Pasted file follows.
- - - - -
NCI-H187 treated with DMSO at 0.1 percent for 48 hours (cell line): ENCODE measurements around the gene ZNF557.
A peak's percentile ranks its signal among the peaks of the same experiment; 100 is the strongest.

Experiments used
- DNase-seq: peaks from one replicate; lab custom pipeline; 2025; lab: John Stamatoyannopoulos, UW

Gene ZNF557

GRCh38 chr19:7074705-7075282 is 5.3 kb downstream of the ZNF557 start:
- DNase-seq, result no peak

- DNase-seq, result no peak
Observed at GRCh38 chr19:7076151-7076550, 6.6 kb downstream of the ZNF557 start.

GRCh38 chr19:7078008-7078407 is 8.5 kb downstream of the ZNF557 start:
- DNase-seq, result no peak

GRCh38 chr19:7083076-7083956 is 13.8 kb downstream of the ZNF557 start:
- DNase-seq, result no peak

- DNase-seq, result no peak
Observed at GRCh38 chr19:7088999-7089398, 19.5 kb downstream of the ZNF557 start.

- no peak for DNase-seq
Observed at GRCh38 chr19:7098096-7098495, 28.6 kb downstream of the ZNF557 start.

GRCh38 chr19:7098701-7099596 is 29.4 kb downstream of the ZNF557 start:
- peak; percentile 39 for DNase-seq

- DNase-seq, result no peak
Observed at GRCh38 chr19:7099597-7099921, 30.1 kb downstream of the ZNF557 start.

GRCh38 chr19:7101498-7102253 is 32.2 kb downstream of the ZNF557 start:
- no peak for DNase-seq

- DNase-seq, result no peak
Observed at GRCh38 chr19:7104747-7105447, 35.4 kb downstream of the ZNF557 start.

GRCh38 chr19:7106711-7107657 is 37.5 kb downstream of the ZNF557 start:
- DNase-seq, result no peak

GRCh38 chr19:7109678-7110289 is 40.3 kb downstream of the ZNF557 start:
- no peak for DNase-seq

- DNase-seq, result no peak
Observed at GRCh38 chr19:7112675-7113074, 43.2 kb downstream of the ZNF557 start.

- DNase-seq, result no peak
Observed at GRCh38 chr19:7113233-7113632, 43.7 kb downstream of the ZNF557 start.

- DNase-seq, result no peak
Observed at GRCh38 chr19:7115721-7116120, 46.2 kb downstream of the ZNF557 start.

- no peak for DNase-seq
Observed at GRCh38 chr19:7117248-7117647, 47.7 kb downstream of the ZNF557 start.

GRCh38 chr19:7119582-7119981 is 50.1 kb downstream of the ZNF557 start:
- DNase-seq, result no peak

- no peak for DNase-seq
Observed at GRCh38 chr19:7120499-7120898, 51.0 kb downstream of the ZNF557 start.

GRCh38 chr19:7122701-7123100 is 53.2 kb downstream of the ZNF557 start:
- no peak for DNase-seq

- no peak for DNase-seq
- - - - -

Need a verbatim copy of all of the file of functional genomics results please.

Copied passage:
NCI-H187 treated with DMSO at 0.1 percent for 48 hours (cell line): ENCODE measurements around the gene ZNF557.
A peak's percentile ranks its signal among the peaks of the same experiment; 100 is the strongest.

Experiments used
- DNase-seq: peaks from one replicate; lab custom pipeline; 2025; lab: John Stamatoyannopoulos, UW

Gene ZNF557

GRCh38 chr19:7074705-7075282 is 5.3 kb downstream of the ZNF557 start:
- DNase-seq, result no peak

- DNase-seq, result no peak
Observed at GRCh38 chr19:7076151-7076550, 6.6 kb downstream of the ZNF557 start.

GRCh38 chr19:7078008-7078407 is 8.5 kb downstream of the ZNF557 start:
- DNase-seq, result no peak

GRCh38 chr19:7083076-7083956 is 13.8 kb downstream of the ZNF557 start:
- DNase-seq, result no peak

- DNase-seq, result no peak
Observed at GRCh38 chr19:7088999-7089398, 19.5 kb downstream of the ZNF557 start.

- no peak for DNase-seq
Observed at GRCh38 chr19:7098096-7098495, 28.6 kb downstream of the ZNF557 start.

GRCh38 chr19:7098701-7099596 is 29.4 kb downstream of the ZNF557 start:
- peak; percentile 39 for DNase-seq

- DNase-seq, result no peak
Observed at GRCh38 chr19:7099597-7099921, 30.1 kb downstream of the ZNF557 start.

GRCh38 chr19:7101498-7102253 is 32.2 kb downstream of the ZNF557 start:
- no peak for DNase-seq

- DNase-seq, result no peak
Observed at GRCh38 chr19:7104747-7105447, 35.4 kb downstream of the ZNF557 start.

GRCh38 chr19:7106711-7107657 is 37.5 kb downstream of the ZNF557 start:
- DNase-seq, result no peak

GRCh38 chr19:7109678-7110289 is 40.3 kb downstream of the ZNF557 start:
- no peak for DNase-seq

- DNase-seq, result no peak
Observed at GRCh38 chr19:7112675-7113074, 43.2 kb downstream of the ZNF557 start.

- DNase-seq, result no peak
Observed at GRCh38 chr19:7113233-7113632, 43.7 kb downstream of the ZNF557 start.

- DNase-seq, result no peak
Observed at GRCh38 chr19:7115721-7116120, 46.2 kb downstream of the ZNF557 start.

- no peak for DNase-seq
Observed at GRCh38 chr19:7117248-7117647, 47.7 kb downstream of the ZNF557 start.

GRCh38 chr19:7119582-7119981 is 50.1 kb downstream of the ZNF557 start:
- DNase-seq, result no peak

- no peak for DNase-seq
Observed at GRCh38 chr19:7120499-7120898, 51.0 kb downstream of the ZNF557 start.

GRCh38 chr19:7122701-7123100 is 53.2 kb downstream of the ZNF557 start:
- no peak for DNase-seq

- no peak for DNase-seq